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Commentary: We need to safely reopen Kenosha County

Commentary: We need to safely reopen Kenosha County

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CORONAVIRUS CELL

This undated electron microscope image made available by the U.S. National Institutes of Health shows the Novel Coronavirus SARS-CoV-2, yellow, emerging from the surface of cells, blue/pink, cultured in the lab. Also known as 2019-nCoV, the virus causes COVID-19. The sample was isolated from a patient in the U.S.

We believe that to ensure the health of our community, that people need to remain vigilant and not go about business as usual.

This is especially important as Kenosha County is experiencing rapid increases in cases of COVID-19. Please consider the following:

This virus is highly transmittable, even when we were under a safer-at-home order. During the seven weeks that began with the order of March 25 and its end on May 13, positive cases in Kenosha County increased from 26 to 730. There were no deaths as of March 25, and our county had experienced 17 deaths by May 13. This would have been much worse without the order.

In the first week since the order was lifted, cases in Kenosha have increased 20%, and many businesses had not yet reopened. So far, less than 6,000 of the approximately 169,000 county residents have been tested; close to 1,000 tested positive. We need substantially more testing before we can be reassured we are turning the curve.

How people feel has nothing to do with whether they are sick. Studies indicate at least 50% of all COVID-19 infections may be caused by people with no symptoms.

Recent events in Brown County, where Green Bay is located, serve as a sobering reminder of how aggressive this virus can become. On April 26 it had 776 cases. Over the next two weeks the number surged to 1,900.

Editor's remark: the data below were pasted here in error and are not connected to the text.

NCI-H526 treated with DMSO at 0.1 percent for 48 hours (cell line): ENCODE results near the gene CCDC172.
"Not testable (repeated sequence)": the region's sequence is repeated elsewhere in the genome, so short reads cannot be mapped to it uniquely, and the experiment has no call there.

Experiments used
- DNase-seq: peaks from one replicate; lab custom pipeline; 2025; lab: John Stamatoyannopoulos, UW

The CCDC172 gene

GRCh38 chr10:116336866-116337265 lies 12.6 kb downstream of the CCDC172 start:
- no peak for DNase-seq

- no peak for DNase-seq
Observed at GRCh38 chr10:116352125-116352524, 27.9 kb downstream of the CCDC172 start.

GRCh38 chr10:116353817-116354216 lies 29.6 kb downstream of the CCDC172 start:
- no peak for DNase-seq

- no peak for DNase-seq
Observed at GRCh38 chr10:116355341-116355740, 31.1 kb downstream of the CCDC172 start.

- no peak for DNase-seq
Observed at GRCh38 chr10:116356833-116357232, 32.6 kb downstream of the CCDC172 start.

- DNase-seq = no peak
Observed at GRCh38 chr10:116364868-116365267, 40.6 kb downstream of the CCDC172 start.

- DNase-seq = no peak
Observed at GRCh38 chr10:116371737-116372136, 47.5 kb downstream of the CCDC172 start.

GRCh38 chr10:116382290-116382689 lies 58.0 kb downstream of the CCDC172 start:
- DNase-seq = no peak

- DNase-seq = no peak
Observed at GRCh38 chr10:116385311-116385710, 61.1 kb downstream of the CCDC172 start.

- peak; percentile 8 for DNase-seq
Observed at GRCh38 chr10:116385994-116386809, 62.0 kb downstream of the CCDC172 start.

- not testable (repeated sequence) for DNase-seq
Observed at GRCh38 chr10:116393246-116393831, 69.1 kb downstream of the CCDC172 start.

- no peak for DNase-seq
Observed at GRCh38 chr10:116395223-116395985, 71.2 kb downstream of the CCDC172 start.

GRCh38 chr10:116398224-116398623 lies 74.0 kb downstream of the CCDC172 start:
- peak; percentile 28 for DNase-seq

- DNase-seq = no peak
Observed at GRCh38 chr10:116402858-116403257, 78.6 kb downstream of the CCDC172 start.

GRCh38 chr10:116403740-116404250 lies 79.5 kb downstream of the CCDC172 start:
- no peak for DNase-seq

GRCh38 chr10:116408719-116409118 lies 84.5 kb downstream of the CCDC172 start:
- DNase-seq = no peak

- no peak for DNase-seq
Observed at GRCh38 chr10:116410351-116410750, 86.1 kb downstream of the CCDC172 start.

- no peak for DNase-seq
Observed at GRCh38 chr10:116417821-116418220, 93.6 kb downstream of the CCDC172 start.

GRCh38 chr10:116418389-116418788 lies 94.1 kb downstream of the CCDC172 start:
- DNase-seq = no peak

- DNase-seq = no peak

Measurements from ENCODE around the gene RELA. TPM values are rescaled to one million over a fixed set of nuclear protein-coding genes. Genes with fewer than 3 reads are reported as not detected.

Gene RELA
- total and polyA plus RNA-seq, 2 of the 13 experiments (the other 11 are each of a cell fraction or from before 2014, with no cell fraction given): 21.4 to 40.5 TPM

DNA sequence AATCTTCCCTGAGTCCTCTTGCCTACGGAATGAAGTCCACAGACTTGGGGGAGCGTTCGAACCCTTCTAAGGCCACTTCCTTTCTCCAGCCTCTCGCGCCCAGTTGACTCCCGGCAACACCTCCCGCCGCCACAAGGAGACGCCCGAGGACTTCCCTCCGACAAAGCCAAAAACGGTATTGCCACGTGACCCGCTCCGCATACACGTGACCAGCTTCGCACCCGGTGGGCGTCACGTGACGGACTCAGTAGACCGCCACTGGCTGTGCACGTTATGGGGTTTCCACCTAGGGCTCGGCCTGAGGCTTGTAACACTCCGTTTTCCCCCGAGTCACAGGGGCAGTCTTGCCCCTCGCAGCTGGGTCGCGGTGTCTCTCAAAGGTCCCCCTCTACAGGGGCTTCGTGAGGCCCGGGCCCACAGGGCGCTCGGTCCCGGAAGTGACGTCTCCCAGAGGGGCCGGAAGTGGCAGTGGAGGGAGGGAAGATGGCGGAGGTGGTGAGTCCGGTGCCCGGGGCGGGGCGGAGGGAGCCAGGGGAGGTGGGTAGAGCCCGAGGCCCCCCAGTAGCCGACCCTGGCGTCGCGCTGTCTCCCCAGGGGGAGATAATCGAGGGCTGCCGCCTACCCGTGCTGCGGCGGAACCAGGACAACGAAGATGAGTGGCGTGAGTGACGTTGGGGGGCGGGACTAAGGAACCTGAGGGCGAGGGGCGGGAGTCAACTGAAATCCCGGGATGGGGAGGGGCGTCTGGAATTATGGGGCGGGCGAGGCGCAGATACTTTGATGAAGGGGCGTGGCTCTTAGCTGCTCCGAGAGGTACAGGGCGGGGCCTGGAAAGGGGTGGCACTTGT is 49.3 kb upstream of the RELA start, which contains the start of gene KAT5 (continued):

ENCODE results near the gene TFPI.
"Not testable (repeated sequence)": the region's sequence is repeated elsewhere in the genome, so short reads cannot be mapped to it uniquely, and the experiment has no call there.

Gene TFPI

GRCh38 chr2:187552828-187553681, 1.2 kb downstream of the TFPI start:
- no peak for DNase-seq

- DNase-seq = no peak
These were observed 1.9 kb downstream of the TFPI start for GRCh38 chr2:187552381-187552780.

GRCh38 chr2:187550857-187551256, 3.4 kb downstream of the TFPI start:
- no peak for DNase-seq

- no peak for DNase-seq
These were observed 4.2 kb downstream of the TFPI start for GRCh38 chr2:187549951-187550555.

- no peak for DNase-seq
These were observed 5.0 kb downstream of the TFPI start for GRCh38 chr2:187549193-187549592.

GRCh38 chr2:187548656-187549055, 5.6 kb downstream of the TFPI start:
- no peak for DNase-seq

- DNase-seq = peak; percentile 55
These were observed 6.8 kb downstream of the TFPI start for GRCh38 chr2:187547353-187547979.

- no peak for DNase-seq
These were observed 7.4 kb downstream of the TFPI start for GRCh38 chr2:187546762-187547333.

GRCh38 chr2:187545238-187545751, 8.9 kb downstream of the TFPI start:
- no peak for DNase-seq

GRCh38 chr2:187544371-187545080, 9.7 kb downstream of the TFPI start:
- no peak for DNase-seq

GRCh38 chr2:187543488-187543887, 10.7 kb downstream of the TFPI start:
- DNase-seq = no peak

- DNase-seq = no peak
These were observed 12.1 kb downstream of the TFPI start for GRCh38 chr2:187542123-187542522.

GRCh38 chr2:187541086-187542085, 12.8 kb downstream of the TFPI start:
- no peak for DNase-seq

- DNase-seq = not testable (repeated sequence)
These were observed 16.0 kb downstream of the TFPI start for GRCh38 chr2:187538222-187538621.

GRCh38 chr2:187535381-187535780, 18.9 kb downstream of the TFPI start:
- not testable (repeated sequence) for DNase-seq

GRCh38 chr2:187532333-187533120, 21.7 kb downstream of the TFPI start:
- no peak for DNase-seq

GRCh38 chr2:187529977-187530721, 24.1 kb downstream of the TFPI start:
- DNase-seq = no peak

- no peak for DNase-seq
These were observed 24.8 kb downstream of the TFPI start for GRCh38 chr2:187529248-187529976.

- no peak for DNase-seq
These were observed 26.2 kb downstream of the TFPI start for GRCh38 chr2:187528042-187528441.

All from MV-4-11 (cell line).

Our relationship and proximity to our neighbors in Illinois also needs consideration. Many Illinois residents will pass through, work in, or visit Kenosha County in coming weeks. Though the population of Lake County is four times as large as Kenosha County, they have experienced 10 times the cases and deaths. Lake County has experienced approximately 7,000 cases and 220 deaths, compared to about 1,000 cases and 22 deaths for Kenosha County.

Crowded indoor settings need to remain vigilant with precautions. Some studies suggest that a small number of infected individuals can infect numerous people.

We are very fortunate to have one of the strongest health departments in the state of Wisconsin. They work tirelessly year-round to protect the health of our citizens. Sometimes its is a foodborne outbreak, sometimes a contaminated beach. Now it is COVID-19. Please follow their recommendations and respond to their calls for contact tracing.

Now is not the time to disregard the recommendations. We are risking the possibility of a significant new outbreak. We need everybody in Kenosha County to take responsibility and work together to safely reopen our county. We have made good progress so far. We don’t want people’s sacrifices to this point to be in vain. Reckless behavior by some of us places the rest of us at risk and particularly our seniors, the youngest of our precious children, the first responders and other essential workers.

In pursuing our goal to safely kickstart Kenosha County, we urge everyone to continue to follow the recommendations and current guidance. Wear masks if you go out in public. Reduce your number of trips and reduce the number of people with whom you come in contact.

Diane Gerlach, Aurora Children’s Health

John O’Day, Kenosha County Board

James C. Foster, Board of Health member

Dr, Rita Ventura, Board of Health member

Dr. Margaret Regner-Hodge, Board of Health member

Julia Robinson, Board of Health member

Mark Modory, Board of Health member

Lisa Just, Advocate Aurora Health

Donna Jamieson, Aurora Medical Center

Venkata (Raj) Thota, Aurora Medical Center

Mary Ouimet, Kenosha Community Health Center

Ric Schmidt, Froedtert South

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